"When I interviewed Poles," he continued, "especially the Jewish Poles that are left– and there are not very many of them– their level of resentment is so deep that they think any time a German opens his mouth he should apologize first. And I think you can't pass the sins of the fathers on to the succeeding generations. They need to know their history, they need to be aware of it, but that's not their sins. They were not yet born."

While King told the Washington Post that his experience at Auschwitz was "profound," he explained that he wanted to learn of the "Polish perspective" on events as well as the "Jewish perspective." Poland came under international criticism earlier this year for attempting to criminalize the accounting of Poles as complicit in the Nazi killings.
Dutch politician praises pro-Palestinian kite show featuring Nazi symbols
A Dutch local politician praised artists who flew kites in his city featuring Nazi symbols and a picture of a rocket in solidarity with Gaza.

Rens Reijnierse, a lawmaker from the southern city of Vlissingen, posted pictures of the kites last week on Twitter.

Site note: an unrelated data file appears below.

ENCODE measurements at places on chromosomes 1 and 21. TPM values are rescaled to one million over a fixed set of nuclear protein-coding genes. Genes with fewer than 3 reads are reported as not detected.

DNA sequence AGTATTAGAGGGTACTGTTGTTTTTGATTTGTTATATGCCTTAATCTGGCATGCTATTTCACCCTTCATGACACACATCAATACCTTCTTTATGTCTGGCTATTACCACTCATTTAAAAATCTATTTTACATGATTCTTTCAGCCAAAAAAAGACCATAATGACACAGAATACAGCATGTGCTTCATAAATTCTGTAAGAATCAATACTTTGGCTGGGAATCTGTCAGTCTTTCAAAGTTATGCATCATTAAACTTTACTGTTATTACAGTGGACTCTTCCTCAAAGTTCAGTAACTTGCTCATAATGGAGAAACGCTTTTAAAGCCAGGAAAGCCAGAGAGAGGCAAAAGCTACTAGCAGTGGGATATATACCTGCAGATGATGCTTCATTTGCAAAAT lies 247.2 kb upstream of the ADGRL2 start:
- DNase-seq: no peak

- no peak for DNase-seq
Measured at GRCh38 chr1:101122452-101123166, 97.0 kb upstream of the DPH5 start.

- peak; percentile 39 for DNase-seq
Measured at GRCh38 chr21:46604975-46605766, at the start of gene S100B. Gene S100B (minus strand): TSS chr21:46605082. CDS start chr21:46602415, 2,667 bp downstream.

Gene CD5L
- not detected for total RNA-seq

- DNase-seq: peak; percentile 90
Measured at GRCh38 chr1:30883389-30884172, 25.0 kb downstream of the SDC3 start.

“Kites at Pool Beach. Beautiful autumn day in Vlissingen. No wind so the kites won’t fly but the project for Palestine still succeeded,” he wrote.

The lawmaker’s tweet triggered sharp rebuke from critics online and beyond, prompting Reijnierse to delete the message and apologize, according to the Omroep Zeeland regional broadcaster.

One of the kites created by the ruimteCAESUUR cooperative of artists featured a swastika in green, the official color of Hamas. Another showed Nazi Germany’s Imperial Eagle symbol carrying the copyright symbol, which the cooperative’s founder, Hans Overvliet, said is meant to protest the “extreme right’s appropriation of symbols.”

Other kites featured the Palestinian flag; one also had the image of a rocket resembling Hamas’s Qassam rocket.

Last survivor of Nazi raid on Rome’s Jewish ghetto dies
The last survivor of the 1943 Nazi raid on the Rome Ghetto, in which more than 1,000 Jews were taken away to concentration camps, has died aged 91, the Italian Jewish community said Friday.

Lello Di Segni was 16 years old when he was seized with his parents and three younger siblings in the round-up during the first weeks of occupation by the Third Reich’s troops.

Italy, where the far-right came to power in June as part of a populist coalition, this year marked 80 years since the promulgation of anti-Jewish laws by Mussolini’s fascist regime.

News of Di Segni’s death came just days after the country also commemorated the 75th anniversary of the ghetto raid, which saw German police arrest hundreds of people at dawn on 16 October 1943.

Some foreigners or people in mixed marriages were released, but of the 1,022 men, women and children sent to concentration camps after the round-up, just 16 returned — 15 men and one woman.

Di Segni was separated from his family and transported to Auschwitz, but survived and was later freed from the Dachau camp by the American army.